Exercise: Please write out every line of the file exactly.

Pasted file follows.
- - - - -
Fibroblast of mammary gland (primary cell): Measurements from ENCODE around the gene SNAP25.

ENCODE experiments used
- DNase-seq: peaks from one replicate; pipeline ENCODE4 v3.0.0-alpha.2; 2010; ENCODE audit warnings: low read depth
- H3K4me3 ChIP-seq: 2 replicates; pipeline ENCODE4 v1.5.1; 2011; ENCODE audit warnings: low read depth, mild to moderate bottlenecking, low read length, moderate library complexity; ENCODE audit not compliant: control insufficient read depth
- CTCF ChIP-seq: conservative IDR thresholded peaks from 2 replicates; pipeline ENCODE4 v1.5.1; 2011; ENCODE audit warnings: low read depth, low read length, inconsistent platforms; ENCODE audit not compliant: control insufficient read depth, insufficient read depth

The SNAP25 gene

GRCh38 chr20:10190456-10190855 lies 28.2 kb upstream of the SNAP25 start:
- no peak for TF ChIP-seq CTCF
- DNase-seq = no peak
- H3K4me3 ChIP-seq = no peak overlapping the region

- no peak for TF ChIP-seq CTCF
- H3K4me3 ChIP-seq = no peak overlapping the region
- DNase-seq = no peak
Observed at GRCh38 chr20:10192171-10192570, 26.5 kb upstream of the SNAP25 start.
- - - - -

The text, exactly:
Fibroblast of mammary gland (primary cell): Measurements from ENCODE around the gene SNAP25.

ENCODE experiments used
- DNase-seq: peaks from one replicate; pipeline ENCODE4 v3.0.0-alpha.2; 2010; ENCODE audit warnings: low read depth
- H3K4me3 ChIP-seq: 2 replicates; pipeline ENCODE4 v1.5.1; 2011; ENCODE audit warnings: low read depth, mild to moderate bottlenecking, low read length, moderate library complexity; ENCODE audit not compliant: control insufficient read depth
- CTCF ChIP-seq: conservative IDR thresholded peaks from 2 replicates; pipeline ENCODE4 v1.5.1; 2011; ENCODE audit warnings: low read depth, low read length, inconsistent platforms; ENCODE audit not compliant: control insufficient read depth, insufficient read depth

The SNAP25 gene

GRCh38 chr20:10190456-10190855 lies 28.2 kb upstream of the SNAP25 start:
- no peak for TF ChIP-seq CTCF
- DNase-seq = no peak
- H3K4me3 ChIP-seq = no peak overlapping the region

- no peak for TF ChIP-seq CTCF
- H3K4me3 ChIP-seq = no peak overlapping the region
- DNase-seq = no peak
Observed at GRCh38 chr20:10192171-10192570, 26.5 kb upstream of the SNAP25 start.